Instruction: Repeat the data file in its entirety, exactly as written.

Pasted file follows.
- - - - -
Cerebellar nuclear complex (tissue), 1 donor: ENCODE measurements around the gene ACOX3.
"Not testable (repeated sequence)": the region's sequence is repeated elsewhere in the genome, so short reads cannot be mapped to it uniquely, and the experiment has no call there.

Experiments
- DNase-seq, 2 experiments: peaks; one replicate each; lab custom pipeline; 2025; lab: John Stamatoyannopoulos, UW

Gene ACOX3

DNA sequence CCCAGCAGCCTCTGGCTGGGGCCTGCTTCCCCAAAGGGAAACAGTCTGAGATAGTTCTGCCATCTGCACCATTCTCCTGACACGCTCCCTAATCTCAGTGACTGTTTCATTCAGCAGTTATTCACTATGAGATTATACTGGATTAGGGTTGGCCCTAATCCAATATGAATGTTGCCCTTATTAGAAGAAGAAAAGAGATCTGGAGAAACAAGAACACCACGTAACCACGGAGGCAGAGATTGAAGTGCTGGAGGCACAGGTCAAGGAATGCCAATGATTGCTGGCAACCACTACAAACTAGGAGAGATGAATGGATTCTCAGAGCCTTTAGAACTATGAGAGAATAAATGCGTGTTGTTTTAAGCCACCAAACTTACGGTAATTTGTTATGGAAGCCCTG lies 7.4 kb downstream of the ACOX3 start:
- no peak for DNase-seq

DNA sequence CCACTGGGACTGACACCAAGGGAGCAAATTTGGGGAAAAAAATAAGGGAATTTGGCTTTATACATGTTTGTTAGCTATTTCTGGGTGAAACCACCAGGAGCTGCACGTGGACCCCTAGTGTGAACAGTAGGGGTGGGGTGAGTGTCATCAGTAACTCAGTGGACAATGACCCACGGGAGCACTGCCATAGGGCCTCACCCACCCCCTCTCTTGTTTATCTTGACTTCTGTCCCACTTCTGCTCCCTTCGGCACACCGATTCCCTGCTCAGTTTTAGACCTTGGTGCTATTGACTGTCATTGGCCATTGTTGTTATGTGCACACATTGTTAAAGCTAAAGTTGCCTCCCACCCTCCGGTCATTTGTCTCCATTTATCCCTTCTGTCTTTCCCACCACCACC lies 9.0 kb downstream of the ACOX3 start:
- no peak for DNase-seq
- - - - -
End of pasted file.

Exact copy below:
Cerebellar nuclear complex (tissue), 1 donor: ENCODE measurements around the gene ACOX3.
"Not testable (repeated sequence)": the region's sequence is repeated elsewhere in the genome, so short reads cannot be mapped to it uniquely, and the experiment has no call there.

Experiments
- DNase-seq, 2 experiments: peaks; one replicate each; lab custom pipeline; 2025; lab: John Stamatoyannopoulos, UW

Gene ACOX3

DNA sequence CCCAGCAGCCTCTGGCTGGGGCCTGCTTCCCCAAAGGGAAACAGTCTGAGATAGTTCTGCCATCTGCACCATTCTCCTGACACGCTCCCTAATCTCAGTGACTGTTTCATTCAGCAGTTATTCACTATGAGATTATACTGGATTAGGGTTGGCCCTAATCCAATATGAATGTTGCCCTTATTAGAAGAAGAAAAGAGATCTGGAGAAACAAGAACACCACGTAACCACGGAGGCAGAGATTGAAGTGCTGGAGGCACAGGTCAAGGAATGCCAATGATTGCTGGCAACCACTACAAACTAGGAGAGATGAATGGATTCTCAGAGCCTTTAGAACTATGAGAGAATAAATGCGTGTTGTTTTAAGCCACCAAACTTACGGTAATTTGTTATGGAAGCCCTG lies 7.4 kb downstream of the ACOX3 start:
- no peak for DNase-seq

DNA sequence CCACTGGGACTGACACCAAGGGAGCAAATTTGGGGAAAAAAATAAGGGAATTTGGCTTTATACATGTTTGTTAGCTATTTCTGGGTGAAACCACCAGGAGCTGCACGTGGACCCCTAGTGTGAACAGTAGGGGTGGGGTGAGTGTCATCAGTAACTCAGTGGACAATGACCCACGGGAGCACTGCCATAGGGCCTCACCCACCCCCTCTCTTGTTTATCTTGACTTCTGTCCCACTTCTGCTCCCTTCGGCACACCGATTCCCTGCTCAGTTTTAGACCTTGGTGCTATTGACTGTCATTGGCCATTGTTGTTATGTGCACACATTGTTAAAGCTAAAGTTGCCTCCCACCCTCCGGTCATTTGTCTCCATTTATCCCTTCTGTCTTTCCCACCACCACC lies 9.0 kb downstream of the ACOX3 start:
- no peak for DNase-seq